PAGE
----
a grade of XE for the course, disciplinary referral to the Dean, and possible
Collaboration is not permitted on any writing assignments for PHI 103.
Collaboration on homework in PHI 103 is not permitted, except in the situations I
announce in class, subject to the guidelines that I provide in class.
Regular attendance. Material in this course can be challenging – these are difficult
texts. I expect you to attend every class unless you have one of the excused
absences below. That said, even if you do not have an excused absence, please email me as soon as possible after your absence, so that I can help you get caught
up. I understand that sometimes things just come up.
Excused absences. I recognize excused absences for:
 Minor illness, if you contact me prior to the start of class stating that you
will be absent due to illness, and your absenses for minor illness do not
exceed 3 during the semester.
 Major medical, personal, or family emergencies which make it infeasible to
contact me prior to class, provided that you are able to provide
documentation of the cause of the absence.
 Religious observances/practices that are in accord with ACD 304–04.
 University sanctioned events/activities that are in accord with ACD 304–02.
Late Homework. I accept late homework if it is turned in by the next class after the
class in which I collect the homework, but impose a penalty of 10% of your grade.
However, if you have an excused absence, then I will waive the penalty.
Missed Quizzes. I do not allow make-ups of missed quizzes. If you have an excused
absense, then I will waive the quiz and weigh your other grades more heavily.
Missed Exams. I will allow make-ups of missed exams only in cases of documented
medical, personal, or family emergencies, or by special arrangement prior to the
exam. Please contact me as soon as possible.
Many students struggle with courses when they get behind after missing a mere
two or three classes in a row. If you miss two or more classes in a row, make an
appointment to meet in my office hours, so you can get caught up.
Laptops and other Electronic Devices. Philosophy classes emphasize live discussion
and working through difficult problems together. If you are looking at a screen, you
are more likely to be tuned out of our discussion. I permit laptops and other
electronic devices, but ask that you use them only for the purpose of reading course
texts and taking notes, not for the purpose of multitasking by checking e-mail or
Facebook or playing games. (Close the laptop and let it get some sleep if you aren’t
using it at the moment). Further, glowing screens are distracting to other students.
To prevent any distraction to others in the class, I ask that if you bring a laptop or
other electronic device, you please sit in the back two rows of the classroom.
Classroom Etiquitte
Cell Phones. Please do not use cell phones in class. Turn your cell phone volume off
and keep it out of sight. If your cell phone makes noise during class, I may have to
ask you to leave for the remainder of the class day. I may ask you to put a cell
phone away if you are using it in a distracting way. If there is a situation which
genuinely requires you to be updated by text message (e.g., you have young
children in day care, or a family member or close friend who needs you on call for
medical-related reasons), it is okay to check texts, if you can do so very discreetly.
Exiting and Entering. Please show up on time, and please do not leave early or get
up in the middle of class, if at all possible. However, if you must leave early, arrive
late, or get up in the middle of class, please enter and exit the classroom in such a
way as to minimize disruption.
Food. Please do not eat in class, unless you have a medical reason for doing so.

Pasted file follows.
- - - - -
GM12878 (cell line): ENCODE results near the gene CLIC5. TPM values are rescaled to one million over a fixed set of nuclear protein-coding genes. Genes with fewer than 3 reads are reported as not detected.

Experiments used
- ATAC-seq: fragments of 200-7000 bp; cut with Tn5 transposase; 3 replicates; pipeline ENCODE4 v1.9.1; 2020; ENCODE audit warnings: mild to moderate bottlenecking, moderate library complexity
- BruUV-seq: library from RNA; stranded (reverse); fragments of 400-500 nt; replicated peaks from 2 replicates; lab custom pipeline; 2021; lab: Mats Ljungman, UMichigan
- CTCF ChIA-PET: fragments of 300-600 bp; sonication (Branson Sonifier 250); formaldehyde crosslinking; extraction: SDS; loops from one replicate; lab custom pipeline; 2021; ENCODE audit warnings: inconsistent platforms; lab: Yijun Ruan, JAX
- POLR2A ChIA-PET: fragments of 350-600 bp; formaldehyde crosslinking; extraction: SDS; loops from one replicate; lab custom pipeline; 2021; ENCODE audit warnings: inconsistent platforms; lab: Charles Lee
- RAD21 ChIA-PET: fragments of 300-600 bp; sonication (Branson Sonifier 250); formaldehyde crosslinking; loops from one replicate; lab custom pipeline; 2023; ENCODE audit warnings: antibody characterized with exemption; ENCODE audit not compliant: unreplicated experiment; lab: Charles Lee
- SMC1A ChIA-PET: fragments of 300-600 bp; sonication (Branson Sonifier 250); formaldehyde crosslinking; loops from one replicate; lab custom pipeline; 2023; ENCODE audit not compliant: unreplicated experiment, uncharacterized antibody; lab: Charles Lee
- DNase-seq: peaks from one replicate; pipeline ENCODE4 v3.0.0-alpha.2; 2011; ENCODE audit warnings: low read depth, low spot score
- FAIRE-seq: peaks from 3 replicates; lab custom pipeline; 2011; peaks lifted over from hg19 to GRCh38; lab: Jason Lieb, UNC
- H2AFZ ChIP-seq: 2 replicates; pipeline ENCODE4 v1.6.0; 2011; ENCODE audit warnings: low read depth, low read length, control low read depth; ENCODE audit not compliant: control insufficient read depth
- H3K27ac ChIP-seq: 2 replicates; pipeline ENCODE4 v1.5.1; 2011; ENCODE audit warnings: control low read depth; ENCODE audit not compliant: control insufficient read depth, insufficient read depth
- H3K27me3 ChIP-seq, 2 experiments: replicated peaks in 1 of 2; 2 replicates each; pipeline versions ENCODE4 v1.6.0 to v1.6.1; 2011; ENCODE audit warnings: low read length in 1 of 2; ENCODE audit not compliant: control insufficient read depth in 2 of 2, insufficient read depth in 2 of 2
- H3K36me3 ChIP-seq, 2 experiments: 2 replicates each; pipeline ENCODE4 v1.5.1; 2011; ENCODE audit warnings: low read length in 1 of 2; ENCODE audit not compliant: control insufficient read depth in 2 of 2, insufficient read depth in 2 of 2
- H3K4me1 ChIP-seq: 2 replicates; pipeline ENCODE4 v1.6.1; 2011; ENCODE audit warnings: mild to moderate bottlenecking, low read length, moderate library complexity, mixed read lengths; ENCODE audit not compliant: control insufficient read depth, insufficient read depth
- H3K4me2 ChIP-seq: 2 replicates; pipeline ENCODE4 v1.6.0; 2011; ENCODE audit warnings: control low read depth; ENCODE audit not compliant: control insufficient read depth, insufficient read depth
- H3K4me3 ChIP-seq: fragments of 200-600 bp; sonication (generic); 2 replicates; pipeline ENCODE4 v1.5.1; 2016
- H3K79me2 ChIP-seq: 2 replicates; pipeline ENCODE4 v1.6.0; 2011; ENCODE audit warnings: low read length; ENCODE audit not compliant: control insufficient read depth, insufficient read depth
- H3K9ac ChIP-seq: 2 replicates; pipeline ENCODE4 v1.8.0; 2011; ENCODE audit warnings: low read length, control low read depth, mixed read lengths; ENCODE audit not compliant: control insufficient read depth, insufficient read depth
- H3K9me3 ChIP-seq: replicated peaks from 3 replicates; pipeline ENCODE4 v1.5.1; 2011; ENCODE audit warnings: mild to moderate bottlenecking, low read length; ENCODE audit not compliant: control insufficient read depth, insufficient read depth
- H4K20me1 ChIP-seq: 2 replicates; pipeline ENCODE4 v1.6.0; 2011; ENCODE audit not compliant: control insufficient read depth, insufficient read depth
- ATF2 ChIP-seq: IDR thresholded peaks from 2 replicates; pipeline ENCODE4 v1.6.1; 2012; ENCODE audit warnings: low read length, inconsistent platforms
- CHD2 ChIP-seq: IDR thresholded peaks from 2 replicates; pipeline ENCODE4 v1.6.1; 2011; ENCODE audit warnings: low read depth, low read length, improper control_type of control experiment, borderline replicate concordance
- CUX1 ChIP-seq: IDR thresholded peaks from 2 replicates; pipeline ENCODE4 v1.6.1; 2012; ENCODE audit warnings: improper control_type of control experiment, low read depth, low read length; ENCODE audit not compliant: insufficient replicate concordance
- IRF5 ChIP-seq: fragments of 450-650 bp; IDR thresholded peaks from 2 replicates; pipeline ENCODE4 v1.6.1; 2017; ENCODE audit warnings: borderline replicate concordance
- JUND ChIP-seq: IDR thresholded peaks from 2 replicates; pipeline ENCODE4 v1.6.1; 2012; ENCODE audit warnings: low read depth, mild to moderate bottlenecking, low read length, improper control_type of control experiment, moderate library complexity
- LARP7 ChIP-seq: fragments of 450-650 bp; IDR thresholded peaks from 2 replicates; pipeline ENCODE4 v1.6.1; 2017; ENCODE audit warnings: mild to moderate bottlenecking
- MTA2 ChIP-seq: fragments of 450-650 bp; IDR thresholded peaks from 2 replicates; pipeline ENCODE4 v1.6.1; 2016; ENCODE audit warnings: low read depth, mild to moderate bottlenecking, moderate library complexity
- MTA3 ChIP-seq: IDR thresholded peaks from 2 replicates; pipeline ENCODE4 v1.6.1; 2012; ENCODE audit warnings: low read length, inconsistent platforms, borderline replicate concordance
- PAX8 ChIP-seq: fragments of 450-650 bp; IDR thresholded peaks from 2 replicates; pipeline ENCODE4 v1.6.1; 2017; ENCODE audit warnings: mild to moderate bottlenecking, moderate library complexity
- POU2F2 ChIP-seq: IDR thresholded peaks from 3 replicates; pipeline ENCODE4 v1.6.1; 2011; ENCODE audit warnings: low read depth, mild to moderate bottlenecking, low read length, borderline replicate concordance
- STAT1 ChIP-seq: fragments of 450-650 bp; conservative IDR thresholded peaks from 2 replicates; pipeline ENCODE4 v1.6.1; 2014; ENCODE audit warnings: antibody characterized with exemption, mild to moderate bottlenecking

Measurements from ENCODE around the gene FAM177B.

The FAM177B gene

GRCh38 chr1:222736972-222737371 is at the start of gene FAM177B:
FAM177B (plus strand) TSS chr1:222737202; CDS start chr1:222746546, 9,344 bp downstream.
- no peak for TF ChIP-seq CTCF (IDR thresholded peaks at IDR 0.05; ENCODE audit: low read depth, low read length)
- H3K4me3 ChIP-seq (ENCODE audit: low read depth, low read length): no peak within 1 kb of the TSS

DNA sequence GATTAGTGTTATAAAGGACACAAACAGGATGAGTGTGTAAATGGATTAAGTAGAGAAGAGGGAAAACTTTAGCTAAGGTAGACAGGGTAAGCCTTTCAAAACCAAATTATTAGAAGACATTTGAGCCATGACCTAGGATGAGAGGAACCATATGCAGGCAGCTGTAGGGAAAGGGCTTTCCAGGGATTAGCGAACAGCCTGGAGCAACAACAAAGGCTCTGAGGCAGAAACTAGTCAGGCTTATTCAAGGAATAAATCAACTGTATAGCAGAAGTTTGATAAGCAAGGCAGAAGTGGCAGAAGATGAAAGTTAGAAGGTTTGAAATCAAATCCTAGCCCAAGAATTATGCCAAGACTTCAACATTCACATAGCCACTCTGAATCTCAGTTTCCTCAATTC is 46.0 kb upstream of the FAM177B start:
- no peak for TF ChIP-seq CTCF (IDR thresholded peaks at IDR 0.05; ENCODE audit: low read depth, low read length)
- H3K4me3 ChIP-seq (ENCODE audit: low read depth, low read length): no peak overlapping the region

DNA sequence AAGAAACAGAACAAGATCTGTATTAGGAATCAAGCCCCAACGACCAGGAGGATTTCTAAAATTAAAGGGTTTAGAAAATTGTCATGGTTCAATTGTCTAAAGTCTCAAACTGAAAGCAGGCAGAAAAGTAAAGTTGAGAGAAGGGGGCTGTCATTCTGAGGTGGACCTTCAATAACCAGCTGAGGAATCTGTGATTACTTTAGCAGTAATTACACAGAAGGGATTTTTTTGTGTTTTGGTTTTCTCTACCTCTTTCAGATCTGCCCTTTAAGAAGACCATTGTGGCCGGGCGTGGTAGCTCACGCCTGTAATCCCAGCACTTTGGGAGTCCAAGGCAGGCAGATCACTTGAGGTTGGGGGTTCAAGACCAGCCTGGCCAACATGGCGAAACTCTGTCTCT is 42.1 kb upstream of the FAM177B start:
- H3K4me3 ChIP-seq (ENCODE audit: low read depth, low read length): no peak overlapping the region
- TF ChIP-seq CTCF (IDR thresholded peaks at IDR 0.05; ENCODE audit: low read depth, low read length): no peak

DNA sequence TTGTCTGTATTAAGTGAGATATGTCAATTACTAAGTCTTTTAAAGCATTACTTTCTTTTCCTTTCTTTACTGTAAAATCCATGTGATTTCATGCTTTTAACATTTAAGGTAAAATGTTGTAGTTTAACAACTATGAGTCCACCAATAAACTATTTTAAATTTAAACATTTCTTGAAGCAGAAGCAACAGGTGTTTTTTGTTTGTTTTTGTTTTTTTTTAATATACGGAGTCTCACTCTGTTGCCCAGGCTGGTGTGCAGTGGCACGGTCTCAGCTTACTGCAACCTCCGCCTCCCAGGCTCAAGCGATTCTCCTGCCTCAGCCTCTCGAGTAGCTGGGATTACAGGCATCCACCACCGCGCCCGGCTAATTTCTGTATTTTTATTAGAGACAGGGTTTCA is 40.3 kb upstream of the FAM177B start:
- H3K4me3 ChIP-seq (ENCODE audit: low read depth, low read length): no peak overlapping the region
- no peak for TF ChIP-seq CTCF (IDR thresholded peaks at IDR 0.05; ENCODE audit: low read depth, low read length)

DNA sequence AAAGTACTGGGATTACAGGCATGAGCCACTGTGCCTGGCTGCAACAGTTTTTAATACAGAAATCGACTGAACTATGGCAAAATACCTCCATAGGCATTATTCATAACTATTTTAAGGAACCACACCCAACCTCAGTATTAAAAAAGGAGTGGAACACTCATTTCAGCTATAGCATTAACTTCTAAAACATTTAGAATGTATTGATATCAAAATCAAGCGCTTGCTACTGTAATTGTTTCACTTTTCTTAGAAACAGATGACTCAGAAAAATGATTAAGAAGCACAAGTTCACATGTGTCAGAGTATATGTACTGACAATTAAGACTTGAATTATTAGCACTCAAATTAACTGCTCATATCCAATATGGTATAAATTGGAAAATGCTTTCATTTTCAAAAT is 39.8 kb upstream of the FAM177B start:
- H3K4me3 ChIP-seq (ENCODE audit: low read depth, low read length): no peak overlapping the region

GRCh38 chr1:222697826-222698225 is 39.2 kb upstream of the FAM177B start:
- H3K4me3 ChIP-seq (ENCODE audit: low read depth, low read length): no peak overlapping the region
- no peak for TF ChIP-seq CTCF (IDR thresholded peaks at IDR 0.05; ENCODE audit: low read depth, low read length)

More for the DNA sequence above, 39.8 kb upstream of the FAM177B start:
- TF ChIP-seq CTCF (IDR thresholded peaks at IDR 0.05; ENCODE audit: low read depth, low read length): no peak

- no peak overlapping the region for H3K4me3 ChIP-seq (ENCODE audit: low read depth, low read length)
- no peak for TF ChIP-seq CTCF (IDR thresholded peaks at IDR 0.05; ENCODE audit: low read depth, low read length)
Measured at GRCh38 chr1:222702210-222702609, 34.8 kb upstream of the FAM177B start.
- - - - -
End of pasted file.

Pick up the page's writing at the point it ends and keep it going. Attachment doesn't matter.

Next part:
Controversial topics may be discussed in this class. University education aims to
expand student understanding and awareness. Thus, it necessarily involves
engagement with a wide range of information, ideas, and creative representations.
In the course of college studies, students can expect to encounter—and critically
appraise—materials that may differ from and perhaps challenge familiar
understandings, ideas, and beliefs. Students are encouraged to discuss these
matters with faculty.
Controversial Topics
Civility. I expect all discussion to be civil and respectful towards other members of
the class. Failure to treat others with respect will harm your participation grade,
and I may ask you to leave the class. Please also respect my role as moderator of
the discussion.
Discomfort. If you feel it is necessary to leave the class because you feel
uncomfortable with the discussion, you may do so without any penalty against you.
I do hope you will feel comfortable e-mailing me to let me know about the
All of the course content, including lectures, are copyrighted material. Students may
not sell notes taken during the conduct of the course. Students may not make any
video recording of the course for any purpose.
Students may receive permission to make an audio recording of the class for use in
personal study by contacting the instructor before class.
If you have a documented disability, you can arrange for accommodations by
contacting the Disability Resource Center (DRC). When requesting accommodation
for a disability, you must be registered with the DRC and submit appropriate DRC
All incidents and allegations of violent or threatening conduct by an ASU student
(whether on- or off-campus) must be reported to the ASU Police Department (ASU
PD) and the Office of the Dean of Students. If either office determines that the
behavior poses or has posed a serious threat to personal safety or to the welfare of
the campus, the student will not be permitted to return to campus or reside in any
ASU residence hall until an appropriate threat assessment has been completed and,
if necessary, conditions for return are imposed. ASU PD, the Office of the Dean of
Students, and other appropriate offices will coordinate the assessment in light of
the relevant circumstances.
All of the information in the syllabus, other than grade and absence policies, may be subject to
change with one class day’s advance notice.